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How Many Tabien Baan Books Can A Thai Have Their Name In

If a Thai person has a property in Bangkok with the Tambian Ban registered in their name.
Then they buy another house outside Bangkok.
Can they have a second TB and have their name put in the book?
Someone said that they were only allowed to have one book but that the one book could include many properties.
What is the rule on this please.
 

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Tabien Baan info

As the term tabien baan may nor be familiar to all readers, some background info
source


Tabien Baan is the official house book or condominium identification and address registration book. The house book is not a legal ownership document but an administrative document issued by the local municipality giving the address of the house or condominium and is the address registration book for the persons living in it.

Contrary to what is often assumed this document has nothing to do with actual ownership of a house or condo. In any case it cannot be used as proof of ownership, but as proof of address. A house book could state the name of the owner but not necessarily. Non-resident foreigners can usually only be registered as the owner of a house in Thailand in a yellow house book or yellow Tabien Baan, but the value is limited.

Thailand has 2 types of house books:

the blue house book (Thor.Ror.14) for Thai nationals, and;
the yellow house book (Thor.Ror.13) for foreigners.

A house book is asked as proof of address of a person in official registration procedures such as transfer of ownership of a car at the Transport Department or opening a bank account. Foreigners can in such cases also show a letter of residence issued by the local immigration office instead of a house book, or a condominium unit title deed in combination with the blue book.

In case of a foreigner the blue house book is usually empty, unless he has Thai relations living with him. It is more important for Thai nationals to be registered in a house book than it is for foreigners.

House book application

The application of a blue house book is straightforward and standard issued. A house book can be issued for a house, condominium appartment (whether registered under the Condominium Act or not). The official house book for foreigners is the yellow book. The blue book can be exchanged for a yellow book if the foreigner meets specific criteria. The documents required for the application of a yellow book vary per district or location, but could among others include:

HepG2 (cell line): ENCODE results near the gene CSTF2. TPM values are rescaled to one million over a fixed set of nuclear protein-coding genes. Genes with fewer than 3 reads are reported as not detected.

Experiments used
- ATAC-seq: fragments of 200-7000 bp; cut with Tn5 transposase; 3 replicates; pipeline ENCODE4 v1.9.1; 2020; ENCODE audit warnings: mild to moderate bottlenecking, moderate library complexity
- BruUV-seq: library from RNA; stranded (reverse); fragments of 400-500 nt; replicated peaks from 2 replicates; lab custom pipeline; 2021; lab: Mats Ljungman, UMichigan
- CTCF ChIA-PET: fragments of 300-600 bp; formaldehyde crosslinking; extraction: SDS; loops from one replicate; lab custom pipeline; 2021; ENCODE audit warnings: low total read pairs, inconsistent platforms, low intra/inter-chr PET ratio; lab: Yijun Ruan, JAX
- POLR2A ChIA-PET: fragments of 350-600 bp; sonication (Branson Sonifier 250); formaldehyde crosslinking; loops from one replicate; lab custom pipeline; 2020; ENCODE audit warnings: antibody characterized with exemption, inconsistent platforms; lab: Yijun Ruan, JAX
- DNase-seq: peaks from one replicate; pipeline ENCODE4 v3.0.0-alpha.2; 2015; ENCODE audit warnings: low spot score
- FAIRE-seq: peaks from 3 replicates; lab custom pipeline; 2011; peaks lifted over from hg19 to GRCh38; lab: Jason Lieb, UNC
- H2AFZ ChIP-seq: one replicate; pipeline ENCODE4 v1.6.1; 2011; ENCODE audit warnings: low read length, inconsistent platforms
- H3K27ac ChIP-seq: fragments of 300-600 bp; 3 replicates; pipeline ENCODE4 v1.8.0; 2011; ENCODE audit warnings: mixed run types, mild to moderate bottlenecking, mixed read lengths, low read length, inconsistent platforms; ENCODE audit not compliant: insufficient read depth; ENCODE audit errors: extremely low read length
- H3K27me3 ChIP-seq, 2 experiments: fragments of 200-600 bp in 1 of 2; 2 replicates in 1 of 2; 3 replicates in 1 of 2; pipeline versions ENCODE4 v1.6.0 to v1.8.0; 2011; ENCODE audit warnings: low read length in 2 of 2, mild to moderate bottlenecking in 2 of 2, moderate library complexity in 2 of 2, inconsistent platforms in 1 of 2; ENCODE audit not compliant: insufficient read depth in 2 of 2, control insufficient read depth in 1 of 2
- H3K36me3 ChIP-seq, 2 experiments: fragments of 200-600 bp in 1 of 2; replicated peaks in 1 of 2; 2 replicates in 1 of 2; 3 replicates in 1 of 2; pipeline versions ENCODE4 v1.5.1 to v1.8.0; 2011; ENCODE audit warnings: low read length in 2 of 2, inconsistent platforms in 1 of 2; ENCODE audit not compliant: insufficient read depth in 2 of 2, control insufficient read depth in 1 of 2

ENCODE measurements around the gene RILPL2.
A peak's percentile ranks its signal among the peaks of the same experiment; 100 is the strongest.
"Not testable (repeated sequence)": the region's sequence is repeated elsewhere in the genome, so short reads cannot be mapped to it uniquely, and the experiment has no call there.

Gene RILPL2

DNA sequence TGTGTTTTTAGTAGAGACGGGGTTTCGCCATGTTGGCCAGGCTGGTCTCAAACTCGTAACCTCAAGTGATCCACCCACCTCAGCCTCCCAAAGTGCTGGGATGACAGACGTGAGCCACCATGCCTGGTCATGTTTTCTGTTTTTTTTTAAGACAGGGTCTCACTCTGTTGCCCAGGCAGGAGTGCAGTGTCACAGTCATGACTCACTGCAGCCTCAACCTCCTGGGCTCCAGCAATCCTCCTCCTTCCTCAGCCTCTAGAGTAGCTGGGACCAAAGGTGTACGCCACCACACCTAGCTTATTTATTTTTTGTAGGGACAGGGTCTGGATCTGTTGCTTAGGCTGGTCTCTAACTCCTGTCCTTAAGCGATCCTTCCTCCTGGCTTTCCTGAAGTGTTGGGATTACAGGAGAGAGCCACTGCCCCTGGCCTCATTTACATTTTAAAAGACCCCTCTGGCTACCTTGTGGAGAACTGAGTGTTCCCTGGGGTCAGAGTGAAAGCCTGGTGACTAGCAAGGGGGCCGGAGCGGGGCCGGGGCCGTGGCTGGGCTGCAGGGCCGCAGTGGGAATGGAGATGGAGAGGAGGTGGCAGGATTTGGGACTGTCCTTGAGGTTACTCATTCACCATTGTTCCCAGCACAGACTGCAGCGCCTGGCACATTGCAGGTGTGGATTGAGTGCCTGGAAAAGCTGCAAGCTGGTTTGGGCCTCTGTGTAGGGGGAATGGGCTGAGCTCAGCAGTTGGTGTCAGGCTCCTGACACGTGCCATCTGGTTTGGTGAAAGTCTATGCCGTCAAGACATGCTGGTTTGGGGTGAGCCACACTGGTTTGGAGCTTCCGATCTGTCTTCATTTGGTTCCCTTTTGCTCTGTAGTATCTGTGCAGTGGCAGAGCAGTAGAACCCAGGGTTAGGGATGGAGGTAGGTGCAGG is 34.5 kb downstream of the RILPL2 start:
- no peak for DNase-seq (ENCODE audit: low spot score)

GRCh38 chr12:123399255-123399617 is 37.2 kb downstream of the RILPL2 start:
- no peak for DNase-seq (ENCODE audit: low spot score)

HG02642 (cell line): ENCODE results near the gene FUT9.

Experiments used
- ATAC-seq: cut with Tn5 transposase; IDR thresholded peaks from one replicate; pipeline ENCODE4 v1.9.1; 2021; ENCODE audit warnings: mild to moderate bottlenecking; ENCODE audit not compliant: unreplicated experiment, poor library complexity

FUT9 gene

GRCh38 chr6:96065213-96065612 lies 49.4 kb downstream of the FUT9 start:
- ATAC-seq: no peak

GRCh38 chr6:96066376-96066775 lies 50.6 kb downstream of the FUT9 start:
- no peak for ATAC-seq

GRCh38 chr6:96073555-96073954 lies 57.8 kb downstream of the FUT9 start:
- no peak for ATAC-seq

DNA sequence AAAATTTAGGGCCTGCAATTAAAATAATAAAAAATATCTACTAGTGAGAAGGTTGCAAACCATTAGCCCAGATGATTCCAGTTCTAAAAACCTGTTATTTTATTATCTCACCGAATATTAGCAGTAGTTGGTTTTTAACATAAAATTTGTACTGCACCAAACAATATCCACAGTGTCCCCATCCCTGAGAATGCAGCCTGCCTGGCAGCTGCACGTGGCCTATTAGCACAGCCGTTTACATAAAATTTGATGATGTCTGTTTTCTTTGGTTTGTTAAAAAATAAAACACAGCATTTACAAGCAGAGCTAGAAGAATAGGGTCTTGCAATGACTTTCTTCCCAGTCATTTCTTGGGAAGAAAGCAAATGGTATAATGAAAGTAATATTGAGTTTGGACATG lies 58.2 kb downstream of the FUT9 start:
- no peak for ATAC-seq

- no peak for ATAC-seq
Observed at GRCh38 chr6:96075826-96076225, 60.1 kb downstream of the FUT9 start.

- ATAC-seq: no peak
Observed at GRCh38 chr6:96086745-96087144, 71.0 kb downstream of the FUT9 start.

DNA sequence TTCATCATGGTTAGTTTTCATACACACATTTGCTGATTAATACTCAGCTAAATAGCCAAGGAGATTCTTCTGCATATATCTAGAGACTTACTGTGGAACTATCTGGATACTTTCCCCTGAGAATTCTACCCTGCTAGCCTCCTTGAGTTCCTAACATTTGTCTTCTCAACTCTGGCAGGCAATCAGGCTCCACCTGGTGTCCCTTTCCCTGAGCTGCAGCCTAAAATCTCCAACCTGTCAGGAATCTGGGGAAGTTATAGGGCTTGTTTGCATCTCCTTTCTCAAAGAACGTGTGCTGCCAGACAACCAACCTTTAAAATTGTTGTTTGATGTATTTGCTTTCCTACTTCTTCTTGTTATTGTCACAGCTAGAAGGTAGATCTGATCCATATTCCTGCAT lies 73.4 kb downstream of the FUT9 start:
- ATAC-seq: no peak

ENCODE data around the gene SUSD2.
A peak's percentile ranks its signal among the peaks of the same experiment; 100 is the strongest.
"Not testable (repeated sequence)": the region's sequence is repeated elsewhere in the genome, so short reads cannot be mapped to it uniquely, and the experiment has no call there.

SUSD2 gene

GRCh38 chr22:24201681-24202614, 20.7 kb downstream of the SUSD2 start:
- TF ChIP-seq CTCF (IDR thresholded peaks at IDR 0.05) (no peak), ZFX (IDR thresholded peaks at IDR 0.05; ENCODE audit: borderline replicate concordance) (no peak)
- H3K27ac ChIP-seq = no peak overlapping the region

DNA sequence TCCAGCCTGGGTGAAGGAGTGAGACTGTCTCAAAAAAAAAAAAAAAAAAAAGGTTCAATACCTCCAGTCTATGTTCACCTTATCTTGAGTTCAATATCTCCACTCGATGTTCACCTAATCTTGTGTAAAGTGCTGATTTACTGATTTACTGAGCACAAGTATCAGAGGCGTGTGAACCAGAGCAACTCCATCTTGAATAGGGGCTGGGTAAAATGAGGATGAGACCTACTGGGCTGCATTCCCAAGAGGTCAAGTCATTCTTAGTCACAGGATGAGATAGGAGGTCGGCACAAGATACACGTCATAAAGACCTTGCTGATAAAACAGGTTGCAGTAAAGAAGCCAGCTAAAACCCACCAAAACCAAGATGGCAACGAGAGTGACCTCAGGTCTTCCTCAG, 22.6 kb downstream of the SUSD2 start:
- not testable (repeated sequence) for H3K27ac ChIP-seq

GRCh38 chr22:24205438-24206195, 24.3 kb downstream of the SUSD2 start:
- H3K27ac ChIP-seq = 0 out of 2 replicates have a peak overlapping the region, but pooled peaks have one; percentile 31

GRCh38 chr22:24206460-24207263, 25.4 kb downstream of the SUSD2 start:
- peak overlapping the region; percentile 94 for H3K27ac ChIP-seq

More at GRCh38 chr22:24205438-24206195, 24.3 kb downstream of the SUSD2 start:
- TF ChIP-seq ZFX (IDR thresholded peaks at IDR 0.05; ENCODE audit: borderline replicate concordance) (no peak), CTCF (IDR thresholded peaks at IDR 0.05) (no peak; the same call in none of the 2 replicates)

• a non-immigrant visa
  • work permit
  • marriage certificate
  • condominium title deed
  • the official land office sale of a structure agreement
  • building permit
 

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back to your question - wouldn't having name in two be impossible, as voter registration info would then show two voters same name differnet addresses? Many people - esp in cities - remain on thier original/family tabien baan and return there to vote at election time.

from above

this document has nothing to do with actual ownership of a house

****
anyone else? welcome to step in with your exp! thanks
 

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Discussion Starter #4
Very many thanks.
Do I get this right?
So if the person has an inherited property in Bangkok and is registered in the TB for that property, voting will be from that address and carries on as usual.
In the new TB for the property outside Bangkok, the original Building Company have their name and, if I understand you correctly, there is no need to make any changes.
Proof of ownership for the new property would be the purchase contract with the builder (I presume).
 

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Very many thanks.
Do I get this right?
So if the person has an inherited property in Bangkok and is registered in the TB for that property, voting will be from that address and carries on as usual.
In the new TB for the property outside Bangkok, the original Building Company have their name and, if I understand you correctly, there is no need to make any changes.